The review of the finds from the northern area of the Etruscan city of Marzabotto has revealed a group of ceramic wares which – due to their production technique, body and shape – are hardly included in local forms made on a pottery wheel. It is handmade ceramics with coarse mixtures characterized by heterogeneous clasts. Typological analysis established that most of the finds belong to the Ligurian ceramic tradition of the 4th-2nd century BC.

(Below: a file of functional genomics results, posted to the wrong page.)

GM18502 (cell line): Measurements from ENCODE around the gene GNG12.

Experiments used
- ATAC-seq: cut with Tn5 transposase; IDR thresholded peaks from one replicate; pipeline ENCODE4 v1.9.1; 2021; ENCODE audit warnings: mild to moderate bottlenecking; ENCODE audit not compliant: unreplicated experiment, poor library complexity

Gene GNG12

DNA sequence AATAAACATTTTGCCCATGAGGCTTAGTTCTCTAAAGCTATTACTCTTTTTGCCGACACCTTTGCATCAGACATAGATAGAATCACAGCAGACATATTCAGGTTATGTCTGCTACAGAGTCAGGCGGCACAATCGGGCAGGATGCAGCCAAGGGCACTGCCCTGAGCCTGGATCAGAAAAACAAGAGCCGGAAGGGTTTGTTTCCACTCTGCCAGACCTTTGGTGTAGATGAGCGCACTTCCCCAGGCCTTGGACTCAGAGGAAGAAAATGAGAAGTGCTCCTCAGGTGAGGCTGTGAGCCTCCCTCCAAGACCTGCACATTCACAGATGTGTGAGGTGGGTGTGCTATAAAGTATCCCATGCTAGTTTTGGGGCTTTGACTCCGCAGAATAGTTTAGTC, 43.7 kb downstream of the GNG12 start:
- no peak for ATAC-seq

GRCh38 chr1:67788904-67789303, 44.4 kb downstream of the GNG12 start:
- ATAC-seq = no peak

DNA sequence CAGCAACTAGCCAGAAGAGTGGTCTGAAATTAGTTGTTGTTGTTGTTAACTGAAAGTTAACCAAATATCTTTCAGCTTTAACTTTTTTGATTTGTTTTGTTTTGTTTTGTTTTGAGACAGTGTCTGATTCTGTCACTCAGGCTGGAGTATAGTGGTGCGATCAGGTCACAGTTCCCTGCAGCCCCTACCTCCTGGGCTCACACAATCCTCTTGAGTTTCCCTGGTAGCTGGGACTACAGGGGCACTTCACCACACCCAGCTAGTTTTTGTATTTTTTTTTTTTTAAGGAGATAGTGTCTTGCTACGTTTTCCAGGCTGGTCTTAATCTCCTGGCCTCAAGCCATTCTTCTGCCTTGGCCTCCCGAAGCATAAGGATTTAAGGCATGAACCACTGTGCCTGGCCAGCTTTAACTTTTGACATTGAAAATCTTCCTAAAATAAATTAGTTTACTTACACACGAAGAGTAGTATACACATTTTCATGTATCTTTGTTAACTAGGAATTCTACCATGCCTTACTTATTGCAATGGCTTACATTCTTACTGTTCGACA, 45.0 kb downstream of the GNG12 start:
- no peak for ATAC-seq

The discovery of non-Etruscan material culture has led us to ask ourselves if it was an imported or local production. Therefore, the archaeological study was integrated with scientific analysis. In particular, we chose a petrographic approach since the mixtures presented lithic clasts of considerable size that preserve useful information on the original raw material. The chair of Etruscology and Italic Archaeology of the University of Bologna promoted the analysis, which was carried out by professor Roberto Braga of the BiGeA (Dipartimento di Scienze Biologiche, Geologiche e Ambientali) of the University of Bologna. The results highlighted that the lithic component of the selected samples matches with local geology. Therefore, we face locally produced vases belonging to a Ligurian ceramic tradition. Finally, this study improved our knowledge of the 4th-2nd century BC material culture of this territory.

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